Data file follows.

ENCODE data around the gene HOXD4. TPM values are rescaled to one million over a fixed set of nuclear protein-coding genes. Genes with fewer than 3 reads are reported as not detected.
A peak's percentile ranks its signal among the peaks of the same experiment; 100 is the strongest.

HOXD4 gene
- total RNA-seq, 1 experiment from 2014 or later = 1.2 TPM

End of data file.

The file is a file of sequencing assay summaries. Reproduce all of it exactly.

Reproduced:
ENCODE data around the gene HOXD4. TPM values are rescaled to one million over a fixed set of nuclear protein-coding genes. Genes with fewer than 3 reads are reported as not detected.
A peak's percentile ranks its signal among the peaks of the same experiment; 100 is the strongest.

HOXD4 gene
- total RNA-seq, 1 experiment from 2014 or later = 1.2 TPM